Location: Mingo, Iowa USA

Re: The Long Song of Fo Mi Chin

Postby Mike Everman » Sat Feb 12, 2005 6:09 am

Larry, very cool. never have I more wanted you to get a cheap digital camera!
.1L, whoa. Any guess on thrust?
Mike
__________________________
Follow my technical science blog at: http://mikeeverman.com/
Get alerts for the above on twitter at: http://twitter.com/mikeeverman
Mike Everman
 
Posts: 4892
Joined: Fri Oct 31, 2003 7:25 am
Location: santa barbara, CA

Mystery Solved ... duh

Postby larry cottrill » Sat Feb 12, 2005 3:53 pm

I realized last night after I wrote that post, that the reason the "inside" of the intake tube is hot is because it's the inside of the front of the tube, where the exhaust gas collides with it, and the "outside" I can see is the rear wall of the tube, where the exhaust stream goes past and around it.

I don't know why that didn't occur to me immediately, except that it's just so visually striking when you see it - the only outside part you can see is cool, while the interior part you can see appears uniformly bright orange.

It makes me wonder how that structure would hold up if it were stainless instead of mild steel. I know they used Inconel for the intruding intake spout in the NRL engine, and fear of rapid erosion by oxidation must have been the reason for that!

L Cottrill
larry cottrill
 
Posts: 4140
Joined: Sun Oct 05, 2003 1:17 am
Location: Mingo, Iowa USA

Re: The Long Song of Fo Mi Chin

Postby larry cottrill » Sat Feb 12, 2005 4:03 pm

Mike Everman wrote:Larry, very cool. never have I more wanted you to get a cheap digital camera!
.1L, whoa. Any guess on thrust?

No idea on thrust, though there was a pretty good stream of hot wind coming out the rear. I could put my hand within about eight inches from it before it got too unpleasant to be there. I could get much closer to the intake, and I'm sure you wouldn't see any flame there, even in total darkness.

Yes, the .1L is really interesting - I actually expected the location of the flare to be the dominant factor, but that doesn't seem to be the case. Of course, I think the engine would probably be in much better tune if the intake were lengthened so that it hits the L/3 point, but satisfying the 'Reynst Point' seems to be the real key. Of course, this is from a very limited trial, and may be too quick a conclusion. But it's certainly striking that such a short intake pipe can work in sync with such a long engine.

L Cottrill
larry cottrill
 
Posts: 4140
Joined: Sun Oct 05, 2003 1:17 am
Location: Mingo, Iowa USA

Re: The Long Song of Fo Mi Chin

Postby Mike Everman » Sat Feb 12, 2005 4:12 pm

I am starting to think that something important to intakes is L/D being something like 6:1, then tail to match. I'll be testing this tonight on my rev10.
Mike
__________________________
Follow my technical science blog at: http://mikeeverman.com/
Get alerts for the above on twitter at: http://twitter.com/mikeeverman
Mike Everman
 
Posts: 4892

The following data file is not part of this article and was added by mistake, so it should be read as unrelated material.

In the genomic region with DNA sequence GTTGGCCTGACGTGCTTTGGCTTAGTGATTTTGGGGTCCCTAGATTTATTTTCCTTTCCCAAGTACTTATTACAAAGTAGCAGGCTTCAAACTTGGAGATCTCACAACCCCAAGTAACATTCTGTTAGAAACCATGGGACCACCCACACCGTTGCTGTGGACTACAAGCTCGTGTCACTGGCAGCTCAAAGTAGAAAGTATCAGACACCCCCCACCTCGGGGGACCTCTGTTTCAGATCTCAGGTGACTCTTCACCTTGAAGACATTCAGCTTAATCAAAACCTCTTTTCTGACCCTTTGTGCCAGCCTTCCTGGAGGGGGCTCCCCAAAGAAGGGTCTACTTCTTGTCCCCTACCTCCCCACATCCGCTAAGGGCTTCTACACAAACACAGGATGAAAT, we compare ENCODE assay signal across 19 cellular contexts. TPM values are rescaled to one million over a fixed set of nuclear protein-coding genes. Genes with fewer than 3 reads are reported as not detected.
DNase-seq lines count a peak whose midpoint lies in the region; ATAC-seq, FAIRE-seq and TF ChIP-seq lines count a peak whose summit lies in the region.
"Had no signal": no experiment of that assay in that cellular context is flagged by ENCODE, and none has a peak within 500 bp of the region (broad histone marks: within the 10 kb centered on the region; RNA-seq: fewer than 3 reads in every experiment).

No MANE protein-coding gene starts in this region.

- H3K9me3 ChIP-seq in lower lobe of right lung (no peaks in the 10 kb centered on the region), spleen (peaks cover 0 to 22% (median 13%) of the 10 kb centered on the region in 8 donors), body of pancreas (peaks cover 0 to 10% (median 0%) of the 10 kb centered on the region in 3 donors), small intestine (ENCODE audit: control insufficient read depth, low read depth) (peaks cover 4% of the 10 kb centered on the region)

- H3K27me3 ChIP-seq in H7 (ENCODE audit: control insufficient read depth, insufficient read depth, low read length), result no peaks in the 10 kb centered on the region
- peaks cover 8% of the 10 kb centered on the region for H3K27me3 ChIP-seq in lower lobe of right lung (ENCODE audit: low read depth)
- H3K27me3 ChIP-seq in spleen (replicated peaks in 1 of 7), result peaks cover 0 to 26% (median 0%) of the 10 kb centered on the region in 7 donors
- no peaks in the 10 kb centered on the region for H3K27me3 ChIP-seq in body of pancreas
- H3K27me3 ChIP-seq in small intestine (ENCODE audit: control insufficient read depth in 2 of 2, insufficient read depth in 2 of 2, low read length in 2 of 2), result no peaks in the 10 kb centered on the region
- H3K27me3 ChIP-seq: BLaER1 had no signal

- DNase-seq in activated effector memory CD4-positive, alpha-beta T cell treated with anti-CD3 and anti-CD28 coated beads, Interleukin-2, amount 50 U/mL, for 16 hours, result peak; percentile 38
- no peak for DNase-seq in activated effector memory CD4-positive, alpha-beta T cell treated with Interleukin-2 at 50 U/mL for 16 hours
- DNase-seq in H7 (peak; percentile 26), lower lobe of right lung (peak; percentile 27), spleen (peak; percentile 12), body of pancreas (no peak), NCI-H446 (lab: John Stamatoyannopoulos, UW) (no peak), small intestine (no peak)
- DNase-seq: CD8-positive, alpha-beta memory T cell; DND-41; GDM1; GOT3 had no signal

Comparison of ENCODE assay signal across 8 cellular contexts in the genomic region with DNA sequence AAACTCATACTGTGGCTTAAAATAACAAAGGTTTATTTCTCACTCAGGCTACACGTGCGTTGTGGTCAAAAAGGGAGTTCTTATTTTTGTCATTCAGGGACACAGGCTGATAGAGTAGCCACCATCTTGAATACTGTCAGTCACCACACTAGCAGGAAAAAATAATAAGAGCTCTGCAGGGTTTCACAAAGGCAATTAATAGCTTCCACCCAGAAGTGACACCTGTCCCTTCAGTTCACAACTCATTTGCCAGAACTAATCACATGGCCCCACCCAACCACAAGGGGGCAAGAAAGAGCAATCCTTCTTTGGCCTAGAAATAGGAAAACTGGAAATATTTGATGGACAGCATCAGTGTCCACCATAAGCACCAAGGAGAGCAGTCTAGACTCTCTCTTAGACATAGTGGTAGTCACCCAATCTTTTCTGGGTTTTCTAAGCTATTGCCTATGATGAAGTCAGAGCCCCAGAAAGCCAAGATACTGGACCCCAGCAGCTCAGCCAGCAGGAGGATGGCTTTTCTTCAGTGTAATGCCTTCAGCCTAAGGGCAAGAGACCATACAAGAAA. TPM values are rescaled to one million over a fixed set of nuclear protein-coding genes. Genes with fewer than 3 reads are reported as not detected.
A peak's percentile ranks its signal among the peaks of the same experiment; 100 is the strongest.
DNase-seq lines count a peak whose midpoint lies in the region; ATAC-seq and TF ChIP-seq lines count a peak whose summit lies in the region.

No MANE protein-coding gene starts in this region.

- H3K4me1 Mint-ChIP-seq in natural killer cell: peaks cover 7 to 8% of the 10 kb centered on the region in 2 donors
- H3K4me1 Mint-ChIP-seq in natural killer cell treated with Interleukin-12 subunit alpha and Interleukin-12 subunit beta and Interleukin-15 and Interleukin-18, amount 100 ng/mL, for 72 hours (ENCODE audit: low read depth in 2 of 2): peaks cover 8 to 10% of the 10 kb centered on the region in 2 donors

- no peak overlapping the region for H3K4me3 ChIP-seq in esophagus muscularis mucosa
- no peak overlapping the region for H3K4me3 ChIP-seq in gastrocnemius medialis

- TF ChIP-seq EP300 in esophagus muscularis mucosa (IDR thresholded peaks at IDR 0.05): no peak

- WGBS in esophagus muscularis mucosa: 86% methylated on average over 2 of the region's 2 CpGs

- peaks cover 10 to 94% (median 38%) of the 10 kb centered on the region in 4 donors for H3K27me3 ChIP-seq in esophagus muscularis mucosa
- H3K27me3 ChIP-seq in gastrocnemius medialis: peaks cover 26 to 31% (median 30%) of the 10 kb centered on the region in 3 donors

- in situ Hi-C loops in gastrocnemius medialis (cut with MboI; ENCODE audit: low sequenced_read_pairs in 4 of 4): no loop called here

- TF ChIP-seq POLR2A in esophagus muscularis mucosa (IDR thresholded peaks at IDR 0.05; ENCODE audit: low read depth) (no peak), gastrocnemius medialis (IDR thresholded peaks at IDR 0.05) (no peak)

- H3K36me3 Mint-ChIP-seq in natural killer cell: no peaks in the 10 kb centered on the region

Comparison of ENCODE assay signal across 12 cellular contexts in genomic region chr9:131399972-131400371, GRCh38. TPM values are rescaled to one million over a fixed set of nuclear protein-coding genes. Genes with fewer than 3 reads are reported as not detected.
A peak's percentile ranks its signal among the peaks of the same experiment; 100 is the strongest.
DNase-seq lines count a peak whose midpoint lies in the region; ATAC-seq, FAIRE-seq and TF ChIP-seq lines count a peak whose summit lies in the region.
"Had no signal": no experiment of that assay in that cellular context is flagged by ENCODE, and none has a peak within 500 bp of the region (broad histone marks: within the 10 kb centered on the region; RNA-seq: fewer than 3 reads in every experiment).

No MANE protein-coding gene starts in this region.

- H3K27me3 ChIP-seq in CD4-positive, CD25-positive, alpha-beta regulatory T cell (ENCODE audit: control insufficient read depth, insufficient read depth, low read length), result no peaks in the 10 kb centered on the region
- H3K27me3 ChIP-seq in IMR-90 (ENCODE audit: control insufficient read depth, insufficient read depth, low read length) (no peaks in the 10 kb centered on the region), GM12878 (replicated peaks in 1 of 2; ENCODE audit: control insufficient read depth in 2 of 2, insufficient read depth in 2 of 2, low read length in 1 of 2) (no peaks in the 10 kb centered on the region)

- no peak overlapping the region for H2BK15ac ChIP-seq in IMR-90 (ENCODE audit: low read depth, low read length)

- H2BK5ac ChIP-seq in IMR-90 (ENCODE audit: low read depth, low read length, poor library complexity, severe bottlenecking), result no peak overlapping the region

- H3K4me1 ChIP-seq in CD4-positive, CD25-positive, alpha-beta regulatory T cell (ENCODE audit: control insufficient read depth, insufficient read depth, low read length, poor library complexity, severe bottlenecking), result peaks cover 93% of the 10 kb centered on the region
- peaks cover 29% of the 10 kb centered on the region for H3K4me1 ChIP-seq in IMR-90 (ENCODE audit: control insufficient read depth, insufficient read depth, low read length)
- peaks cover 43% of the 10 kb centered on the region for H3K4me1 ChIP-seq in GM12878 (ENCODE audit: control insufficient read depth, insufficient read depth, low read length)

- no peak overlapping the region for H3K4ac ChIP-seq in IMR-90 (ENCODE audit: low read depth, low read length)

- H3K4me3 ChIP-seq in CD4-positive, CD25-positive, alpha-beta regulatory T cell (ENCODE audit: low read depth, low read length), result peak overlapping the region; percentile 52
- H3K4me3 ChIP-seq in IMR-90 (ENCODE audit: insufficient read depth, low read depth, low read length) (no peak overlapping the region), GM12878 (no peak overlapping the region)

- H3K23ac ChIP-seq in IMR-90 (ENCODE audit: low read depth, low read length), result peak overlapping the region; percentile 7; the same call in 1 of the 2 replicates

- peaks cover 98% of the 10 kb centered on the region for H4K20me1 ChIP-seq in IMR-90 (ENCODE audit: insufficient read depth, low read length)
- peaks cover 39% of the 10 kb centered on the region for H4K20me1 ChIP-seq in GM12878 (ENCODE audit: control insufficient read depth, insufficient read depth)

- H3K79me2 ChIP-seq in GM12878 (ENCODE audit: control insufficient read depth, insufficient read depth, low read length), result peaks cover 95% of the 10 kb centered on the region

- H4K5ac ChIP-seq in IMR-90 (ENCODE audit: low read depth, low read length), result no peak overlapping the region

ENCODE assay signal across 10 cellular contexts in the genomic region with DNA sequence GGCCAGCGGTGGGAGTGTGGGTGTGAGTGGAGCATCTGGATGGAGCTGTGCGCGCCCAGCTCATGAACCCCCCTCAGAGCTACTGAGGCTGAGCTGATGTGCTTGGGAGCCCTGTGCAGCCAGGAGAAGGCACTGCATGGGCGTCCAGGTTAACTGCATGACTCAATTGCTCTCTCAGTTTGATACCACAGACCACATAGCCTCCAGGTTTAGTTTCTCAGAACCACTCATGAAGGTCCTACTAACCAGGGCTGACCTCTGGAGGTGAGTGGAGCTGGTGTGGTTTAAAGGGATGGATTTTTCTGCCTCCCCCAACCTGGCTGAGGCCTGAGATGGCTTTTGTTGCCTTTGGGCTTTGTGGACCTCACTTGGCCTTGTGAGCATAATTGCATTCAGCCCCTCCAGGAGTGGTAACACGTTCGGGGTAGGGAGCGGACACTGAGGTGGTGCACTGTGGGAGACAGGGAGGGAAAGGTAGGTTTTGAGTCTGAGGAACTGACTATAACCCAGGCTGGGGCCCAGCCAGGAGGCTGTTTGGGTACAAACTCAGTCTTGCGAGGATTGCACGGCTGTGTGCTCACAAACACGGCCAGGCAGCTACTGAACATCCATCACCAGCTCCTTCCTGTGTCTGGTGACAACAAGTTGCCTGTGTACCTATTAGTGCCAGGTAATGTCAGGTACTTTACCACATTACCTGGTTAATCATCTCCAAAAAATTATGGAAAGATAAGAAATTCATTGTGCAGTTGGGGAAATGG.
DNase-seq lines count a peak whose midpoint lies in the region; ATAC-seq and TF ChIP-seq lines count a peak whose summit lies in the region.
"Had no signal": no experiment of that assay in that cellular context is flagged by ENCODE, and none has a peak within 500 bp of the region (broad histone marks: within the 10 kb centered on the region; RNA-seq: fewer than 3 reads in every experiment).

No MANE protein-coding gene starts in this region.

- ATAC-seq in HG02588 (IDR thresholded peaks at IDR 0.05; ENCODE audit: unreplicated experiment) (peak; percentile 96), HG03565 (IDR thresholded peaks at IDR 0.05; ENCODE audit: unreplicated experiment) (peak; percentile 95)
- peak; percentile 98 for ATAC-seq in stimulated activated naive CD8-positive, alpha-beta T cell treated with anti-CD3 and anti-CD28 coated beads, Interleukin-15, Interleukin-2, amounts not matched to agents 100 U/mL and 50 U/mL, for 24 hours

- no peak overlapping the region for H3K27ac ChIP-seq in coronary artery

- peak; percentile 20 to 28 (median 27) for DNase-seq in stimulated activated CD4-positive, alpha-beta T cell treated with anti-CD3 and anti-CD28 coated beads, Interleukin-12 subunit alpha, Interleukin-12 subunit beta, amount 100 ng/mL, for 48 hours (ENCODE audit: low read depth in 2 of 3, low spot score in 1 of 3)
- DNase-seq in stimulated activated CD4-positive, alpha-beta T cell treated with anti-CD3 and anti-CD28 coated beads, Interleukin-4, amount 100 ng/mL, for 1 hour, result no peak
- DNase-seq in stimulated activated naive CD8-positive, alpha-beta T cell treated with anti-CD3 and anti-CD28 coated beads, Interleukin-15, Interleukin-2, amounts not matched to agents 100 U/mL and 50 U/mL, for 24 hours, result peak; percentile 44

Joined: Fri Oct 31, 2003 7:25 am
Location: santa barbara, CA

Re: The Long Song of Fo Mi Chin

Postby larry cottrill » Sat Feb 12, 2005 5:10 pm

Mike Everman wrote:I am starting to think that something important to intakes is L/D being something like 6:1, then tail to match. I'll be testing this tonight on my rev10.

That's interesting. Just so everyone will know, the intake on Fo Mi Chin is 1/2-inch EMT, really over 5/8-inch ID [I think Steve gives it as 15mm ID], and the tailpipe is 1.25 inch OD but pretty thin-walled, so probably 30 mm ID or thereabouts.

What I'm wondering is whether the intake can just become a non-resonant [or at least non-synchronous] element if it's radically "too short" - a sort of tubular version of the Reynst Pot annular gap. That's what I had in mind with the Reynstodyne Shark(TM) engine, thinking nothing about any kind of intake stack resonance at the time. It makes me wonder if just lengthening the tail [suggested by ben Brockert when he saw it] and shortening the front end, so the port where the stack joins the pipe would be at L/8, might bring the Shark into sustaining operation while retaining the compact size of the whole.

L Cottrill
larry cottrill
 
Posts: 4140
Joined: Sun Oct 05, 2003 1:17 am
Location: Mingo, Iowa USA

Re: The Long Song of Fo Mi Chin

Postby Mike Everman » Sat Feb 12, 2005 5:48 pm

Kind of like Mark's logan. It's intake is very short too. I've been wondering if an intake could be a series of holes in 3/8-1/2" thick material, so, as you say, it has no resonant properties of note. still it would have a radius type inlet flare on each, but sharp on the inside.
Mike
__________________________
Follow my technical science blog at: http://mikeeverman.com/
Get alerts for the above on twitter at: http://twitter.com/mikeeverman
Mike Everman
 
Posts: 4892
Joined: Fri Oct 31, 2003 7:25 am
Location: santa barbara, CA

Re: The Long Song of Fo Mi Chin

Postby larry cottrill » Sat Feb 12, 2005 7:59 pm

Mike Everman wrote:Kind of like Mark's logan. It's intake is very short too. I've been wondering if an intake could be a series of holes in 3/8-1/2" thick material, so, as you say, it has no resonant properties of note. still it would have a radius type inlet flare on each, but sharp on the inside.